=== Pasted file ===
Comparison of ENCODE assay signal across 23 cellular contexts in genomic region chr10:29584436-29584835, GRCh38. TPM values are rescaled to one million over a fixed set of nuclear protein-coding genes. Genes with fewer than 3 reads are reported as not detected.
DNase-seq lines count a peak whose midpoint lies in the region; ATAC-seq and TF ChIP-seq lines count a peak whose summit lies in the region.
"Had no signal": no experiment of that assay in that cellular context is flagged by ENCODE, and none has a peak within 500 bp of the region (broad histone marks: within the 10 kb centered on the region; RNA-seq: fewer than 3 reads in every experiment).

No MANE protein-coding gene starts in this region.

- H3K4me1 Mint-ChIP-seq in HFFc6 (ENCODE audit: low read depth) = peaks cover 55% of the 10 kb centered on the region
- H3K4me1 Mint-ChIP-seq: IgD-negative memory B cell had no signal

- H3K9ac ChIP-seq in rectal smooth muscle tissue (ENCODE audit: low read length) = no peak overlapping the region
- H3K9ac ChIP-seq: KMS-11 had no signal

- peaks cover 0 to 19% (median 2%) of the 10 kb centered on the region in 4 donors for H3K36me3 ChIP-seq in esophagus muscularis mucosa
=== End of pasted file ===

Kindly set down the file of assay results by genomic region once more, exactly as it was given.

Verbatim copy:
Comparison of ENCODE assay signal across 23 cellular contexts in genomic region chr10:29584436-29584835, GRCh38. TPM values are rescaled to one million over a fixed set of nuclear protein-coding genes. Genes with fewer than 3 reads are reported as not detected.
DNase-seq lines count a peak whose midpoint lies in the region; ATAC-seq and TF ChIP-seq lines count a peak whose summit lies in the region.
"Had no signal": no experiment of that assay in that cellular context is flagged by ENCODE, and none has a peak within 500 bp of the region (broad histone marks: within the 10 kb centered on the region; RNA-seq: fewer than 3 reads in every experiment).

No MANE protein-coding gene starts in this region.

- H3K4me1 Mint-ChIP-seq in HFFc6 (ENCODE audit: low read depth) = peaks cover 55% of the 10 kb centered on the region
- H3K4me1 Mint-ChIP-seq: IgD-negative memory B cell had no signal

- H3K9ac ChIP-seq in rectal smooth muscle tissue (ENCODE audit: low read length) = no peak overlapping the region
- H3K9ac ChIP-seq: KMS-11 had no signal

- peaks cover 0 to 19% (median 2%) of the 10 kb centered on the region in 4 donors for H3K36me3 ChIP-seq in esophagus muscularis mucosa